... As coconut and arecanut are grown across different agro-ecological zones of India, evaluating the impacts of climate change scenarios on the potential cultivable area will be helpful in understanding the relationships between crops niches and the corresponding environment, identifying priority cultivation areas, planning adaptation strategies (Davies et al., 2009;Xu et al., 2018). Species distribution models like Maxent are extensively used to predict the change in climate of some of the plantation growing areas like cocoa in African countries (Läderach et al., 2013;Schroth et al., 2016), coffee at Zimbabwe (Pham et al., 2019) coconut in India and other agricultural crops (Kogo et al., 2019, He andZhou, 2016;Jayasinghe and Kumar, 2019). In this study the MaxEnt model prediction for coconut having the mean AUC values of coconut 0.899+0.002 ...
... The total area under cocoa cultivation in 2021 amounts to 4.3 Mha in Côte d'Ivoire and 2.7 Mha in Ghana, corresponding to 13.5 % and 11.3 % of Côte d'Ivoire's and Ghana's land area respectively. The detected cocoa plantings align well with climatically suitable growing regions in both countries 25 , although we have not restricted the detection to those areas a priori, as in previous mapping projects 13 . Compared to the official FAOSTAT figures 26 , our result deviates only marginally from the harvested area (average 2017-2020) in Côte d'Ivoire, but drastically differs for Ghana's total harvested area. ...
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C\^ote d'Ivoire and Ghana, the world's largest producers of cocoa, account for two thirds of the global cocoa production. In both countries, cocoa is the primary perennial crop, providing income to almost two million farmers. Yet precise maps of cocoa planted area are missing, hindering accurate quantification of expansion in protected areas, production and yields, and limiting information available for improved sustainability governance. Here, we combine cocoa plantation data with publicly available satellite imagery in a deep learning framework and create high-resolution maps of cocoa plantations for both countries, validated in situ. Our results suggest that cocoa cultivation is an underlying driver of over 37% and 13% of forest loss in protected areas in C\^ote d'Ivoire and Ghana, respectively, and that official reports substantially underestimate the planted area, up to 40% in Ghana. These maps serve as a crucial building block to advance understanding of conservation and economic development in cocoa producing regions.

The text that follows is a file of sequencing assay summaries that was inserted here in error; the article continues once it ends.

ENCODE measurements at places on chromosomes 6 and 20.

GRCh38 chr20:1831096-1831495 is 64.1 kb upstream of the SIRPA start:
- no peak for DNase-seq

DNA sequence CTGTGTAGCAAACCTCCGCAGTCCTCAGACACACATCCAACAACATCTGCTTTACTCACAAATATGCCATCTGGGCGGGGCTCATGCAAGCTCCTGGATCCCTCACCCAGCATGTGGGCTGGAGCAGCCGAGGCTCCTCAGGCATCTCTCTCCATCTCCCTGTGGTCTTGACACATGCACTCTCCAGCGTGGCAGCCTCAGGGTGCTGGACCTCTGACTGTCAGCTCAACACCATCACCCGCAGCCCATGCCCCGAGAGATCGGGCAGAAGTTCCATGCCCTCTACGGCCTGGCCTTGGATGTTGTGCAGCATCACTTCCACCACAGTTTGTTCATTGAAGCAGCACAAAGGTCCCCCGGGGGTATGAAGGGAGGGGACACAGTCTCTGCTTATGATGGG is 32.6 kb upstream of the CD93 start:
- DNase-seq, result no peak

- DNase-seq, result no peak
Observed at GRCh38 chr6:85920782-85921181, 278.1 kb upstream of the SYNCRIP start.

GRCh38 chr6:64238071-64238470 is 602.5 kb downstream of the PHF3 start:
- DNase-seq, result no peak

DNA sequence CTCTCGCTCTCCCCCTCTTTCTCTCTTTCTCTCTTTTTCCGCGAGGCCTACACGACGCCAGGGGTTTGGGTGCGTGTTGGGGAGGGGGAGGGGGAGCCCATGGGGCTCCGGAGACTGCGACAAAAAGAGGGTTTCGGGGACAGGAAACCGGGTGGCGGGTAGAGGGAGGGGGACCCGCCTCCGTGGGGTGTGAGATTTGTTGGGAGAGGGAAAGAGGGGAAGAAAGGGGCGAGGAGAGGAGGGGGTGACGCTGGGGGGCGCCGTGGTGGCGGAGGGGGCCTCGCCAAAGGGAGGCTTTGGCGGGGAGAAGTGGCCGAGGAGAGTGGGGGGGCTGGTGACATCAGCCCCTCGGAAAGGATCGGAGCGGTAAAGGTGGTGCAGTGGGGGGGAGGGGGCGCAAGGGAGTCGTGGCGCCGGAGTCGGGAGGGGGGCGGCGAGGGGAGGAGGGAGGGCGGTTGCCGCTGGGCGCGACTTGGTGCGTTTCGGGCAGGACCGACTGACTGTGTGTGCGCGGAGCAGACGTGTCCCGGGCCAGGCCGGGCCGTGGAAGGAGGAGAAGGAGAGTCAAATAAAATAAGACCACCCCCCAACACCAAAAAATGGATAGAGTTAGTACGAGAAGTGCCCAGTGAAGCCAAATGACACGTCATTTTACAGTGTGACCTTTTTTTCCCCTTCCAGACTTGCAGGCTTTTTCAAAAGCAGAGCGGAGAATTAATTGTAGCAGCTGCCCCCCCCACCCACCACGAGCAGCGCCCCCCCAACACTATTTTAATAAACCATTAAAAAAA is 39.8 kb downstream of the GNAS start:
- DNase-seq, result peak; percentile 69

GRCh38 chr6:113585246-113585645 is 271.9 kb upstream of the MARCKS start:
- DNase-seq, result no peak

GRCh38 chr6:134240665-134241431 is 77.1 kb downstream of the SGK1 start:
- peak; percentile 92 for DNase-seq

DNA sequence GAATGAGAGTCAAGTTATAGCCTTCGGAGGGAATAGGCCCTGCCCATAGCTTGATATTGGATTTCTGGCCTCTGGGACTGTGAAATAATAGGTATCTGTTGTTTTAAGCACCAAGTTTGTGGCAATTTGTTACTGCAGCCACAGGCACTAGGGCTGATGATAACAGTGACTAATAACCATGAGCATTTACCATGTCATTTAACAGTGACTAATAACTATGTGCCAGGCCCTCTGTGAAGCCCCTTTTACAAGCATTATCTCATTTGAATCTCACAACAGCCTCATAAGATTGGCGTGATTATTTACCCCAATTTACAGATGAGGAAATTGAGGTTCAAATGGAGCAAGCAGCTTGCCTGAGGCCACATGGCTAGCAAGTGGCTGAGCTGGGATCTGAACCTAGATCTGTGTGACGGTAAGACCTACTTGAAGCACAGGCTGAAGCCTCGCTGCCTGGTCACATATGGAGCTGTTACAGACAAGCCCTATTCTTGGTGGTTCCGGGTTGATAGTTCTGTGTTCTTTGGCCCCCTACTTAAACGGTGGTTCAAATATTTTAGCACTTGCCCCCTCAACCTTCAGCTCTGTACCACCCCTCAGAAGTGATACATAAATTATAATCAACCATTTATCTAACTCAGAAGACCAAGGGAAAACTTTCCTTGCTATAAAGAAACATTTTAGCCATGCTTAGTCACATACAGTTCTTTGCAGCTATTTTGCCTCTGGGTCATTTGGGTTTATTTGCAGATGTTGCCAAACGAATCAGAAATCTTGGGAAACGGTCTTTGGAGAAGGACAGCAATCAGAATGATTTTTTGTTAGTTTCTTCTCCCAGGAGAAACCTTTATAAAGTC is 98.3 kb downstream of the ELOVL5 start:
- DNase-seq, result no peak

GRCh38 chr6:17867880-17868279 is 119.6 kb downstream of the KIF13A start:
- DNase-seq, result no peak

... For instance, cacao farms in the Brazilian amazon (Igawa et al., 2022) where reduction in precipitation and an increase in temperature may affect cacao production. Läderach et al. (2013) demonstrated that future climate change will affect cacao farming in Africa's largest cocoa producer countries. Santosa et al. (2018) showed that productions of cacao in Java-Indonesia fluctuates under climate variability. ...
Article
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A detailed description and up to date biogeographic regionalization of cultivated cacao (Theobroma cacao L.) are lacking in Colombia. Here we propose a new biogeographical regionalization of cultivated cacao for Colombia. We used spatial partitioning, geospatial mapping of macro/microclimate variables and a hierarchical area taxonomy classification to describe, define and propose the biogeographical regions of cultivated cacao. The cacao regions were identified from distributions of 4,974 cocoa producing farms across Colombia. Our proposed regionalization comprises four regions (north-eastern, north-western, south-western, east), 31 sub-regions and 54 provinces. Solar radiation, precipitation, and soil temperature seasonality best explained the biogeographical regions. Rivers networks helped explain the differences at the sub-regional and provinces level. Our results indicate that biogeography is a strong indicator of cacao's agricultural expansion across the different growing regions in Colombia. This up-to-date biogeographical classification could be a useful tool for agricultural planning of cacao in Colombia. Particularly, the baseline information provided might be of use on the development of denominations of origin for cacao.
... The low productivity phenomenon is aggravated by the climate change impacts. Läderach et al. (2013) predicted low productivity in spatially differentiated cocoa growing areas of Ghana and Ivory Coast. These predicted potential effects are already observed in Ghana, where higher productive region for cocoa shifted from Ashanti Region to Western Region (Ghana COCOBOD 2019). ...
Article